After he shot himself, my grandfather’s face was a spangle bouquet that made grass die. What is difficult about looking at something like that is not that the mind resists fragmentation in general, but that it is confounded by textures which refuse the tensions one desires through edges.
I recently discovered Selah Saterstrom’s well-received first novel The Pink Institution (Coffee House Press, 2004), a tiny but powerful book of sparse poetic prose. Setting her book in the deep South, Saterstrom gives us a disorienting, visceral vision of four generations struggling with poverty, alcoholism, pills, abuse, rape, violence, and more. Instead of a linear narrative, The Pink Institution has dozens of brief, focused sections that are rarely longer than a page. Each section tells a fragment of a story or lingers over an object, a list, or a setting, forcing the reader to slow down and try to fit each loose puzzle piece into some sort of whole. In several sections, Saterstrom employs different tools to make the reader approach her prose as poetry – in effect, pacing the reader’s progress. She will wrap each word within extra spaces or insert semicolons after every second or third word. I loved reading this book, but when I was done I found myself incapable of encapsulating what I had just read. I think that’s the point. This is a book to linger over and re-read.
Here is one of the less narrative, more poem-like fragments in its entirety:
You expel a seed. Bitch hip dripping operating theater table edge. Girl Confederates, ride out to war. Oxidize Stirrup Bridge with hotlamp vaginal curdle smell. Jowl quiver overhang. Wrap it around. Glove will snatch corner air laid into iodine tile. Fleshpink powder-sucked, he shall pop the milky glove. Rifling through pockets of bloody Rebs, you are women now.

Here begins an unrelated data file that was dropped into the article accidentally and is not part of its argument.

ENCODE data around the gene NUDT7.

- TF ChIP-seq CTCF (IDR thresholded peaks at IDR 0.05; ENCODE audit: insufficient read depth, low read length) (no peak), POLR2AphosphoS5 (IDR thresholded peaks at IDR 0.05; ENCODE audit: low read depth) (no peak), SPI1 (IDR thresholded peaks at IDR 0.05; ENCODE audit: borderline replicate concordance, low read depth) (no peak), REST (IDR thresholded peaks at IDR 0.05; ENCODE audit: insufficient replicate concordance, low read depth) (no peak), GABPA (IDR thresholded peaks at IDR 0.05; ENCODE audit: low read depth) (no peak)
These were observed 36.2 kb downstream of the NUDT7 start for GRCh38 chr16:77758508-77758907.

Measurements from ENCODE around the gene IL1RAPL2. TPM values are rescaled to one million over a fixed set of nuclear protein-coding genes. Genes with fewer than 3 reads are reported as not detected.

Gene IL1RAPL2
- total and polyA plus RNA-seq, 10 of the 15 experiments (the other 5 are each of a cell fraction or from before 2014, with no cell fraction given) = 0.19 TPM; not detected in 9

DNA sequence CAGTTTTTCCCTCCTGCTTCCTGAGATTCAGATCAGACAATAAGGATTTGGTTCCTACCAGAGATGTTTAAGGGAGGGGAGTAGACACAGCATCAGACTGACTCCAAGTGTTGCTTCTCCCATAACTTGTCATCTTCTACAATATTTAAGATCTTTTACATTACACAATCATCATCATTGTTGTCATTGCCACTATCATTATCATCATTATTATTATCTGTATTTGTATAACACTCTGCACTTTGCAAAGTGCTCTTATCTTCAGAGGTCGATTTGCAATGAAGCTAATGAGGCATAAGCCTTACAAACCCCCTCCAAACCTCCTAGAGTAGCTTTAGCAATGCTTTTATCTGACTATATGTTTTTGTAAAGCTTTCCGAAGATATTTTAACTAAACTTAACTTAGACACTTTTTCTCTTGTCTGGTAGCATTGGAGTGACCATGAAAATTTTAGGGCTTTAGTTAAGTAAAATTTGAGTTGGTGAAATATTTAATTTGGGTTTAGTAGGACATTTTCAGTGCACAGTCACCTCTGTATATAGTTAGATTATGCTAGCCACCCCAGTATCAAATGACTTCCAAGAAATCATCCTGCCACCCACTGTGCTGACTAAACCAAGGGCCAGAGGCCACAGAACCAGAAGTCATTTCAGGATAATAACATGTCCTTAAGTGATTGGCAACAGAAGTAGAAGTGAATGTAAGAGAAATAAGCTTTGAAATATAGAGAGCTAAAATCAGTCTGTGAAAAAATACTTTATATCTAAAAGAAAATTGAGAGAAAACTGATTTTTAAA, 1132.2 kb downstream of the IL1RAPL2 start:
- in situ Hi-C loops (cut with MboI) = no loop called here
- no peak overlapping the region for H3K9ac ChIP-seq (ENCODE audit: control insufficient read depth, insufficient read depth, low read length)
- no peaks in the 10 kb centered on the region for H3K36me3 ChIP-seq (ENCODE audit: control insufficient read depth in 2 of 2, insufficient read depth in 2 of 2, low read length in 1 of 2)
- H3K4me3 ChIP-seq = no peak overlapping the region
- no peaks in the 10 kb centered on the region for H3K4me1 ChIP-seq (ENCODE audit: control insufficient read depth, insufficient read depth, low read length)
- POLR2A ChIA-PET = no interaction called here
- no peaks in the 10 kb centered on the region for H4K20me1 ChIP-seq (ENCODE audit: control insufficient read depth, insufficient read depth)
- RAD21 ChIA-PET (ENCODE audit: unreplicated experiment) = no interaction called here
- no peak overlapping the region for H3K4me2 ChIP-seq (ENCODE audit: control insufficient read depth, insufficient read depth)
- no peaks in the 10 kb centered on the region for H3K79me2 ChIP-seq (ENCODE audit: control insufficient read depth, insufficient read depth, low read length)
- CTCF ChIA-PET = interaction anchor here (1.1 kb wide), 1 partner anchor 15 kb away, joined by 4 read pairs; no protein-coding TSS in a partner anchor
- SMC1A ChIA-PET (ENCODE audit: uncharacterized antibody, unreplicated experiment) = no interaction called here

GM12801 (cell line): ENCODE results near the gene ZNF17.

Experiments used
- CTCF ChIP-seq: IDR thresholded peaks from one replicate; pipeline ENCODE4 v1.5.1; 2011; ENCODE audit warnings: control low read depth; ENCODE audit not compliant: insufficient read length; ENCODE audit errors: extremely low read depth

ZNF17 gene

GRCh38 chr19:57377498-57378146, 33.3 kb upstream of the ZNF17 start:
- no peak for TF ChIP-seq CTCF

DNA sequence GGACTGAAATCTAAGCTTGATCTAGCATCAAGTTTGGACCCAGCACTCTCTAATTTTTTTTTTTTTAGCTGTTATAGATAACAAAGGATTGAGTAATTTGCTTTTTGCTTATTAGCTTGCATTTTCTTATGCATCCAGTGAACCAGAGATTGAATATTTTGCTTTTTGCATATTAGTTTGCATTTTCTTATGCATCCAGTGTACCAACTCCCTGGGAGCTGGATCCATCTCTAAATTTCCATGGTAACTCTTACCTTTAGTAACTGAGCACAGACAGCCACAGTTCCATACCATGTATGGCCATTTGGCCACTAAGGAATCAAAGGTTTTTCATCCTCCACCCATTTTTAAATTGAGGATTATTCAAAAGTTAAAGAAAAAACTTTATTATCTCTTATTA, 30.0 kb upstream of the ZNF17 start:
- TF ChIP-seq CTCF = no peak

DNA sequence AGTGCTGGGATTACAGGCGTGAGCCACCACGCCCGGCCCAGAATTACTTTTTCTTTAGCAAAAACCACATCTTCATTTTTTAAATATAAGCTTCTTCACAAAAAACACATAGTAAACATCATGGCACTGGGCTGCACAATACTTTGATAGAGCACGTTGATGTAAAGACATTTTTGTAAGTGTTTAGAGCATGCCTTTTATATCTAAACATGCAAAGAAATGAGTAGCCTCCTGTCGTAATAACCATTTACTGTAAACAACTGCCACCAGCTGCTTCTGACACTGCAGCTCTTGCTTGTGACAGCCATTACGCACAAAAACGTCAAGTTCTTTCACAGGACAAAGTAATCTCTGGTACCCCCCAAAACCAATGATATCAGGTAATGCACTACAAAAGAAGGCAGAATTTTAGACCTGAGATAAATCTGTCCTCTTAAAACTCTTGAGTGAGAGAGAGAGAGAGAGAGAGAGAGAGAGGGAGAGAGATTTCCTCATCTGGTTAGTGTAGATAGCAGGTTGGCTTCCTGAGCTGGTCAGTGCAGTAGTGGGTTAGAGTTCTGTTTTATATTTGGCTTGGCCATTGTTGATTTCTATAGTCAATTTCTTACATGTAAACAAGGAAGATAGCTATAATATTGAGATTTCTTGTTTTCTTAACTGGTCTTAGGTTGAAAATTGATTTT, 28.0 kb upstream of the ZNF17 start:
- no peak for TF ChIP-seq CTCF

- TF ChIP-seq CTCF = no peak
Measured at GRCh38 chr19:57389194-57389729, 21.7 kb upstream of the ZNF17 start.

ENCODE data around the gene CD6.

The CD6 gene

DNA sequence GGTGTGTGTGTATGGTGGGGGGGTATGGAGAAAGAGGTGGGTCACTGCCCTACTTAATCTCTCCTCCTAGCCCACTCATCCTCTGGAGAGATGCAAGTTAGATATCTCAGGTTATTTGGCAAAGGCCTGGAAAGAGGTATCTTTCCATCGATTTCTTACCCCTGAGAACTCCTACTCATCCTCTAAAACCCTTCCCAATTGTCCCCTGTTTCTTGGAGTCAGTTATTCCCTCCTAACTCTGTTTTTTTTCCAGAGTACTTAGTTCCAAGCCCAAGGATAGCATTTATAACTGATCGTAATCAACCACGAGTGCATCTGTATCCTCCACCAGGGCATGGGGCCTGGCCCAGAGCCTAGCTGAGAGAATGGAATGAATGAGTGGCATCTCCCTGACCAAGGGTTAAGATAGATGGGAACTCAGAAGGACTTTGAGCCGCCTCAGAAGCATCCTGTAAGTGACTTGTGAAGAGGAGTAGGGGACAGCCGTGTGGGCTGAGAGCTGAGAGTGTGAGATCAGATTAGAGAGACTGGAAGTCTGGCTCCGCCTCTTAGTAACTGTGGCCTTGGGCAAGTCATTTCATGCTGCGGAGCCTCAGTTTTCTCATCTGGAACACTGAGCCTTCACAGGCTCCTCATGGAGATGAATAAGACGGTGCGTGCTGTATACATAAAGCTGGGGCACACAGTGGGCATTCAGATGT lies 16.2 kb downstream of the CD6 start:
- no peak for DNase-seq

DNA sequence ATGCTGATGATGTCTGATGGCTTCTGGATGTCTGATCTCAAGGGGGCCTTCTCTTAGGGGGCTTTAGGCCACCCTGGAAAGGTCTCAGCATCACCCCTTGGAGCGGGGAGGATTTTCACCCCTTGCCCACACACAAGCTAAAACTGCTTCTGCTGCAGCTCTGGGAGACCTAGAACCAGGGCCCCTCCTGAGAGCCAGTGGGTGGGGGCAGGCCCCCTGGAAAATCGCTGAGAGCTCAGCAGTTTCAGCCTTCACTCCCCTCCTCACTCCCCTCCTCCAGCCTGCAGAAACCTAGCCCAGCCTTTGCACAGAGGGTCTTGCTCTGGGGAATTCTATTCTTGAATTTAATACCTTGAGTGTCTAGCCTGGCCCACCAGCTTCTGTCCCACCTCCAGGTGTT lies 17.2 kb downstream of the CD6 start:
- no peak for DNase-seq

The Pink Institution includes six small, somewhat indistinct photographs (presumably made by the author) that precede each of the book’s five major sections, with one image serving as the book’s coda. The first four photographs have the dreamy and unfocused appearance that comes from using something like a Diana camera with its cheap plastic lens. If nothing else, these first four images visually reinforce the dark tenor of Saterstrom’s book: a close-up photograph of a man’s arms holding the antlers of a dead deer, a blurry image of a young girl wearing a party hat and holding a balloon or a pumpkin, an even blurrier image of an adult and a small child walking in front of a building, and a creepy portrait of a female in a devil costume. The final two images depict the front and the back of a very young girl in a fancy white dress and a tiny matching hat clinging to the side of her hair (perhaps for Easter). This prim, formal, and shockingly crisp portrait seems utterly at odds with the rest of the book. Saterstrom is clearly trying to end The Pink Institution on a note of restored innocence, but these two images make a jarring close to a book that unflinchingly portrays how violence and familial dysfunction are handed down from generation to generation as if embedded in the DNA. To be honest, I feel that all of the photographs tend to work against the grain of Saterstrom’s fluid, emotional prose, which forces us to reside in the powerful realm of the imagination. The photographs, on the other hand, want to drag us back into the world that is precise and, therefore, limiting.